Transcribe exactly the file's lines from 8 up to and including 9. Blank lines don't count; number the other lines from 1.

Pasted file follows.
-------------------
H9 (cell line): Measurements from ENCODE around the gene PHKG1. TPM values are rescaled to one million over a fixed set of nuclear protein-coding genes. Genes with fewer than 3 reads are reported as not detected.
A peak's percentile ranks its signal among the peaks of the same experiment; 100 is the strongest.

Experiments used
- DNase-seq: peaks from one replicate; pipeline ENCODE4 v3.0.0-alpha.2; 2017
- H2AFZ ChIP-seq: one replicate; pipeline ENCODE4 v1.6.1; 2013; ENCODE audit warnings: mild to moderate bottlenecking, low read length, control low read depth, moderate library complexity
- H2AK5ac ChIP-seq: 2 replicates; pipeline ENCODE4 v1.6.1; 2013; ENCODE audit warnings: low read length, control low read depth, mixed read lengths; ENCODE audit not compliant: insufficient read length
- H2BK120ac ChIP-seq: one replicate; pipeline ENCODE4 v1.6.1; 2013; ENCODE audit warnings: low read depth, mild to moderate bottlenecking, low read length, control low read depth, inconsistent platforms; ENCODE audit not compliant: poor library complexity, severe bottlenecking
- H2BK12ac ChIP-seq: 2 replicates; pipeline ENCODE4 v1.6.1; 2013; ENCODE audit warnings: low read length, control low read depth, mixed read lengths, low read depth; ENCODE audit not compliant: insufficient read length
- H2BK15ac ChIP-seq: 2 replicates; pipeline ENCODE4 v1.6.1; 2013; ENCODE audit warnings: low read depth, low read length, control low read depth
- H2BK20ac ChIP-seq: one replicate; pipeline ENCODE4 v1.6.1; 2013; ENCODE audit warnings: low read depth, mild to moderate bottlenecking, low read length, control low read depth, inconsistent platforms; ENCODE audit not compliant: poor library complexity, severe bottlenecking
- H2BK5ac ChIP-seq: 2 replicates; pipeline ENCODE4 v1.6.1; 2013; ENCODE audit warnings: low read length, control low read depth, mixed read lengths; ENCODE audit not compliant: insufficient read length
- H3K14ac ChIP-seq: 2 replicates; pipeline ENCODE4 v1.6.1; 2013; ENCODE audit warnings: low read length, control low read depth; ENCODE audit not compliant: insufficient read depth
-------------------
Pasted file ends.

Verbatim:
- H2BK12ac ChIP-seq: 2 replicates; pipeline ENCODE4 v1.6.1; 2013; ENCODE audit warnings: low read length, control low read depth, mixed read lengths, low read depth; ENCODE audit not compliant: insufficient read length
- H2BK15ac ChIP-seq: 2 replicates; pipeline ENCODE4 v1.6.1; 2013; ENCODE audit warnings: low read depth, low read length, control low read depth